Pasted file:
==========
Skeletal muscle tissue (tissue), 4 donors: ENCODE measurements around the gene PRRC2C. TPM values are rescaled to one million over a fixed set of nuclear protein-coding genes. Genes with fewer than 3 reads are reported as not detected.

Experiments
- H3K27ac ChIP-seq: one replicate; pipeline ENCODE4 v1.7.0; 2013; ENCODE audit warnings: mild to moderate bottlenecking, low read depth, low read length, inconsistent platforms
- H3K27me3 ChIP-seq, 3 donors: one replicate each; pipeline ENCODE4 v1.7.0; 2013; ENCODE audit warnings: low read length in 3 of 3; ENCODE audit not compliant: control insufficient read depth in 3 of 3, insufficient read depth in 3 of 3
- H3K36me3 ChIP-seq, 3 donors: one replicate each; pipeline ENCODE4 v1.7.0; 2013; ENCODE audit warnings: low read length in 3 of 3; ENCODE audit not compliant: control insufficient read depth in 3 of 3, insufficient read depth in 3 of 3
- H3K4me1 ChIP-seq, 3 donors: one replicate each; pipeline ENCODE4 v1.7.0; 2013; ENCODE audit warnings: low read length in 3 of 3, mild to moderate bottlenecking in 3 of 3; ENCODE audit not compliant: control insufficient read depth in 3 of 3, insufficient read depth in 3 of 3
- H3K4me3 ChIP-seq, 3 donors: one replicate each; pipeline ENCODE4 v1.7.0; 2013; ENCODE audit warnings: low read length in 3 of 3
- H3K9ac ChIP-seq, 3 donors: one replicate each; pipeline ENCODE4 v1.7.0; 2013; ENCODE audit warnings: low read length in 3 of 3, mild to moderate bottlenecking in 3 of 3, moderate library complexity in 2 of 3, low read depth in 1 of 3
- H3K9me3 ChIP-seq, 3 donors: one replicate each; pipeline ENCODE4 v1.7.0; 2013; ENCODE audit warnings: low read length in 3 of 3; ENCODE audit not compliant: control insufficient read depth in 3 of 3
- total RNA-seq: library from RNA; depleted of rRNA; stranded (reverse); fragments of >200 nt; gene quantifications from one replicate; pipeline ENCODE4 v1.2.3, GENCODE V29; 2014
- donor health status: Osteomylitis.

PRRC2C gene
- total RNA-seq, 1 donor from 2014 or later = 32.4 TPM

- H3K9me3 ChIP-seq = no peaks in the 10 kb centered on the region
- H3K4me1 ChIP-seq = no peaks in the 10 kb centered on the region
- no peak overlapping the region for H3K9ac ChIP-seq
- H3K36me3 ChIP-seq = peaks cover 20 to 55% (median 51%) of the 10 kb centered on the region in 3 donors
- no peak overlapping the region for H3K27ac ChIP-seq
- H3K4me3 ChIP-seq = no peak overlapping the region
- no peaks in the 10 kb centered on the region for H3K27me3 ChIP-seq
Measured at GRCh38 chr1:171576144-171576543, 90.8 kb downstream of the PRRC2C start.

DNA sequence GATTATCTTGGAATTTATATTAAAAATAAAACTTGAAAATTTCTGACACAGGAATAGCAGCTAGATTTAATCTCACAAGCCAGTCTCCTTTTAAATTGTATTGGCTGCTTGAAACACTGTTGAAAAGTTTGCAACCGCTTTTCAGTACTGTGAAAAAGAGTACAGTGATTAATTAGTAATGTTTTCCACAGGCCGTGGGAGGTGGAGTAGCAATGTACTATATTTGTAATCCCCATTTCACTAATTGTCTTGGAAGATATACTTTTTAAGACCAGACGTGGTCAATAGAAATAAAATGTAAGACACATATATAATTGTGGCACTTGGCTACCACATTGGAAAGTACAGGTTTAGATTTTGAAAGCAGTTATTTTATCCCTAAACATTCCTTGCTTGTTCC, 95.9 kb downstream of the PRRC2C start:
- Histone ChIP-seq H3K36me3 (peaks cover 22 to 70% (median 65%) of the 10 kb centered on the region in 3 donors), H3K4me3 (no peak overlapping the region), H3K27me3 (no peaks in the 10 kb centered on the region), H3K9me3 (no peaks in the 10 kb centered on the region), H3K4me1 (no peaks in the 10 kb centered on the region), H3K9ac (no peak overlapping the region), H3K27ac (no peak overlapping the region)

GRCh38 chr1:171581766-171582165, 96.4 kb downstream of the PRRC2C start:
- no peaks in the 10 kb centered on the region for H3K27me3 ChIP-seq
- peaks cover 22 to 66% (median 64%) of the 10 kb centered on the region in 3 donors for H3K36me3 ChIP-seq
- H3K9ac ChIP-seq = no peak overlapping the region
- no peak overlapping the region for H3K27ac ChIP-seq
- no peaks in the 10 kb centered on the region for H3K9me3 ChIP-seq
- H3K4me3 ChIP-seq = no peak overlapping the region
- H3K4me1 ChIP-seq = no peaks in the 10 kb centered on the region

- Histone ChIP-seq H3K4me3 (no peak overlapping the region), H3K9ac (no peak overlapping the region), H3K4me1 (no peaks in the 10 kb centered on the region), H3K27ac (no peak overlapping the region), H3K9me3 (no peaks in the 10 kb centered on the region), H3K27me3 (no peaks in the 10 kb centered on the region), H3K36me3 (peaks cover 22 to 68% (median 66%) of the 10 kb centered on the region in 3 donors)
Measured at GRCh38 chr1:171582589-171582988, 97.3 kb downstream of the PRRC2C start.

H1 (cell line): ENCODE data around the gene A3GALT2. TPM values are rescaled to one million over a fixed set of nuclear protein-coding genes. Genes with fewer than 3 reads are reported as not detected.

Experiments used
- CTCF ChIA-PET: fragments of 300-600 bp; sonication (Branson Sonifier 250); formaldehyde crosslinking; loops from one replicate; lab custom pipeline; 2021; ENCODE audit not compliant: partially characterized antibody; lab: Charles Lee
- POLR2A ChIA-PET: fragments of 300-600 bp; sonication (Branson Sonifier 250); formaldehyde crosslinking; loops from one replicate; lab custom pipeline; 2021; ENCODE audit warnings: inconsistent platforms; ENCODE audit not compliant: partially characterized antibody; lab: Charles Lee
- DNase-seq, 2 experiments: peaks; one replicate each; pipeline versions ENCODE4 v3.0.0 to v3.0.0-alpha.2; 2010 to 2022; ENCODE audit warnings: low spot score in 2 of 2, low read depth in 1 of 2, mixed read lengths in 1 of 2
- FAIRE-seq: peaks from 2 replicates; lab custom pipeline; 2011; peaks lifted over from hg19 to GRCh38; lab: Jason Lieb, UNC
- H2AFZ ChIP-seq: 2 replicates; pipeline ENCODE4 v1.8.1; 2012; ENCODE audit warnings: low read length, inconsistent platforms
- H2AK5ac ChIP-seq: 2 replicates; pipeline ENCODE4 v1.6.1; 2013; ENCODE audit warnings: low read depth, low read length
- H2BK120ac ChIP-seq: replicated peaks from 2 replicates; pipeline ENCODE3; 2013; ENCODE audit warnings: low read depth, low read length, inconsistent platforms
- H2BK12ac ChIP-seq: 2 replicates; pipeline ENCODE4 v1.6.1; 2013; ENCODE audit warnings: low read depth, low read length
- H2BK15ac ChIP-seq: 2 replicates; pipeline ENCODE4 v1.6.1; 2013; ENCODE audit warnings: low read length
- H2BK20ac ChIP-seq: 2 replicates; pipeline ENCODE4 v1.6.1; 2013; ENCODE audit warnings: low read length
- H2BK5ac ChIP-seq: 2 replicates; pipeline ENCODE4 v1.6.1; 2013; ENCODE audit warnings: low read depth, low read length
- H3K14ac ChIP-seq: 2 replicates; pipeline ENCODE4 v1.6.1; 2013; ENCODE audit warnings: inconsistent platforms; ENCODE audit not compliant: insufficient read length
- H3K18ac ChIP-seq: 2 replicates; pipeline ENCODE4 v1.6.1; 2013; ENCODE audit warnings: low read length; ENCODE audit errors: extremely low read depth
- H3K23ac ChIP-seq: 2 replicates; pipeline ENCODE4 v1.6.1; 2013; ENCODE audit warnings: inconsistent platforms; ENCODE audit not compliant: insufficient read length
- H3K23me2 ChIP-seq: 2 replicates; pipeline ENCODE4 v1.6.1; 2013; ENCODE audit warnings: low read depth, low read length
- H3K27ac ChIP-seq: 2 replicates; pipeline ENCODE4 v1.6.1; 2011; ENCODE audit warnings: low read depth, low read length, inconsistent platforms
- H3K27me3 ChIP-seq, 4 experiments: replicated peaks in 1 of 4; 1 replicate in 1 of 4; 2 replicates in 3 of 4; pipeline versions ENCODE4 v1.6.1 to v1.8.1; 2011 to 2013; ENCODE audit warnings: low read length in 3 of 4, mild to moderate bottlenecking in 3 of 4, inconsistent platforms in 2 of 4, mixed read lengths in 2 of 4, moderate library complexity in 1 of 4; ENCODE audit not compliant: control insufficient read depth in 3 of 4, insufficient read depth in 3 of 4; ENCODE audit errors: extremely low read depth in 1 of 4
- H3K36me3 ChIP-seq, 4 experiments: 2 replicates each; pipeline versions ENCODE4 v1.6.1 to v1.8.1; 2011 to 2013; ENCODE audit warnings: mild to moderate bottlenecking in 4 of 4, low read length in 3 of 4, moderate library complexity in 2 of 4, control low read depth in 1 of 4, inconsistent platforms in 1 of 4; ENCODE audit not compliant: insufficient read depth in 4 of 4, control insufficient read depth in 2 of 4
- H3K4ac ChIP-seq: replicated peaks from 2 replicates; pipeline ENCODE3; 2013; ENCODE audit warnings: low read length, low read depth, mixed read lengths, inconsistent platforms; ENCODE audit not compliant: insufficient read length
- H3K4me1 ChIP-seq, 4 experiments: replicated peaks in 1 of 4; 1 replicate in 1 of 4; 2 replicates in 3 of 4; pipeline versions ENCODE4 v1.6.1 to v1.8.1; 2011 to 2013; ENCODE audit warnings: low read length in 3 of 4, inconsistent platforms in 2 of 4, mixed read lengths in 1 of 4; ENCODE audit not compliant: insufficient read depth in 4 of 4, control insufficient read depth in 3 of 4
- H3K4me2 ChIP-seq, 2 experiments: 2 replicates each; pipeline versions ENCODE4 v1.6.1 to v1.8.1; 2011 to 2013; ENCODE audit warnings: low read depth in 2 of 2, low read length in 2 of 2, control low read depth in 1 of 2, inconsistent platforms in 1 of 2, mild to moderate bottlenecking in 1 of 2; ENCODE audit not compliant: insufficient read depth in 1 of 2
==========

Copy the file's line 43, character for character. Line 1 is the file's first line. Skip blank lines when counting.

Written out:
- H2BK12ac ChIP-seq: 2 replicates; pipeline ENCODE4 v1.6.1; 2013; ENCODE audit warnings: low read depth, low read length